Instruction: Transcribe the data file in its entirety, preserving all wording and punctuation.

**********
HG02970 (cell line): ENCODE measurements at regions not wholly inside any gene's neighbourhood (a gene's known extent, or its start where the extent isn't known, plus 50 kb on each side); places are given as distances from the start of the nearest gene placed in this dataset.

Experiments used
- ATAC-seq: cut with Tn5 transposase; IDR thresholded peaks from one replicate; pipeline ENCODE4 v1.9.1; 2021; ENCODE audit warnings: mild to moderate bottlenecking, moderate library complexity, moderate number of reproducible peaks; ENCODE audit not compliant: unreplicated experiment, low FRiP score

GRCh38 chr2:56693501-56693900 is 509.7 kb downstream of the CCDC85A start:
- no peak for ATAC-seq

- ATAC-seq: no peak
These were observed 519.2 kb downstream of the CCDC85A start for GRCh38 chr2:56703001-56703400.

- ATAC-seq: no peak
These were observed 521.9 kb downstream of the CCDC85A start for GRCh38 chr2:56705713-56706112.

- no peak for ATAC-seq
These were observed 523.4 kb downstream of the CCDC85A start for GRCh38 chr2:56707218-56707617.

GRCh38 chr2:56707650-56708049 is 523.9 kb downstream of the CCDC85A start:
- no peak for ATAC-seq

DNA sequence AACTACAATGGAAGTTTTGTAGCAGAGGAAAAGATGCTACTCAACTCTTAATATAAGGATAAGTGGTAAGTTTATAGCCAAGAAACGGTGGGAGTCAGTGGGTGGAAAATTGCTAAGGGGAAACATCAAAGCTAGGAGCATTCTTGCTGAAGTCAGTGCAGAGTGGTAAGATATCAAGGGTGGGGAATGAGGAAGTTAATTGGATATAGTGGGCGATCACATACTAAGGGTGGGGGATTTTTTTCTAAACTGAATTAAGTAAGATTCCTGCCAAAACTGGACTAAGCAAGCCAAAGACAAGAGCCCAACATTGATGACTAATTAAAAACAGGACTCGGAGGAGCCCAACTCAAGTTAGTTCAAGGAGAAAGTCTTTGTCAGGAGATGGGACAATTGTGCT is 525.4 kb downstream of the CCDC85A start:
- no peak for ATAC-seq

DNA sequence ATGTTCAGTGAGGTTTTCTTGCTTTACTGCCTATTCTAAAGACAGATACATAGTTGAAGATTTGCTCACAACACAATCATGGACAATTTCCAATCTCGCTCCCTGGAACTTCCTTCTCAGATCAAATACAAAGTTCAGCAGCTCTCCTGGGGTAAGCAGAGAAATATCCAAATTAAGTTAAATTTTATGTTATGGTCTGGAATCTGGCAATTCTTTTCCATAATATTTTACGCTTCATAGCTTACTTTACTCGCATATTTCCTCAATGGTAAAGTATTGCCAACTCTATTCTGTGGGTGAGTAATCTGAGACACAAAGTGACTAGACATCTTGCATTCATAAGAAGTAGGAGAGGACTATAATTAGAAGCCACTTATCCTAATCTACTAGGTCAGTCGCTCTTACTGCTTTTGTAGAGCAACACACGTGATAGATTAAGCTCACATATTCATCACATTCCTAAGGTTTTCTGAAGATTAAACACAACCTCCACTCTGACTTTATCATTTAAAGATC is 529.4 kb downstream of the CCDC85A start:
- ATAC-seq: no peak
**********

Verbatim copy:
HG02970 (cell line): ENCODE measurements at regions not wholly inside any gene's neighbourhood (a gene's known extent, or its start where the extent isn't known, plus 50 kb on each side); places are given as distances from the start of the nearest gene placed in this dataset.

Experiments used
- ATAC-seq: cut with Tn5 transposase; IDR thresholded peaks from one replicate; pipeline ENCODE4 v1.9.1; 2021; ENCODE audit warnings: mild to moderate bottlenecking, moderate library complexity, moderate number of reproducible peaks; ENCODE audit not compliant: unreplicated experiment, low FRiP score

GRCh38 chr2:56693501-56693900 is 509.7 kb downstream of the CCDC85A start:
- no peak for ATAC-seq

- ATAC-seq: no peak
These were observed 519.2 kb downstream of the CCDC85A start for GRCh38 chr2:56703001-56703400.

- ATAC-seq: no peak
These were observed 521.9 kb downstream of the CCDC85A start for GRCh38 chr2:56705713-56706112.

- no peak for ATAC-seq
These were observed 523.4 kb downstream of the CCDC85A start for GRCh38 chr2:56707218-56707617.

GRCh38 chr2:56707650-56708049 is 523.9 kb downstream of the CCDC85A start:
- no peak for ATAC-seq

DNA sequence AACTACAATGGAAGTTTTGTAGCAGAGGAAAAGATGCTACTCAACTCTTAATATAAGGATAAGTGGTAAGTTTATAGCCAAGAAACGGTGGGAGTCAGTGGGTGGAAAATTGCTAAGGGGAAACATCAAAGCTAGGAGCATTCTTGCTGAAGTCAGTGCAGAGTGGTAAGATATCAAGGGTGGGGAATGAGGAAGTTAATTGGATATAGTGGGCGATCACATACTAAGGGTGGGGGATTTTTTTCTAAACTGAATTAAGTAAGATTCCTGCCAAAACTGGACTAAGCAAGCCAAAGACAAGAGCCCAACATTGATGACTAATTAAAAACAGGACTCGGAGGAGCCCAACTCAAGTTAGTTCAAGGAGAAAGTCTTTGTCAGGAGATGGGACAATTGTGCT is 525.4 kb downstream of the CCDC85A start:
- no peak for ATAC-seq

DNA sequence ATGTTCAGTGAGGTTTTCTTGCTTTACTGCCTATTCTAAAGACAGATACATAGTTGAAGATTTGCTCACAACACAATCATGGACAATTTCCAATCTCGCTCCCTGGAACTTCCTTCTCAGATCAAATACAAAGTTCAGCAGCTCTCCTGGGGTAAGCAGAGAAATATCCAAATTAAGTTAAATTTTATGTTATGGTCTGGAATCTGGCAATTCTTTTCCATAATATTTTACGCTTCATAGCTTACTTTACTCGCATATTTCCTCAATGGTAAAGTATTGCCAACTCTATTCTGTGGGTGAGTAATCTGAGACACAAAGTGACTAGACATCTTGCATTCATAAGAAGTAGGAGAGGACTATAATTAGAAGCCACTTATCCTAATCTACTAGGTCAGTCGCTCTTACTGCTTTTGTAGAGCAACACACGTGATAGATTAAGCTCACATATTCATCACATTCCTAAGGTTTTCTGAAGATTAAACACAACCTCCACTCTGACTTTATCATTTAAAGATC is 529.4 kb downstream of the CCDC85A start:
- ATAC-seq: no peak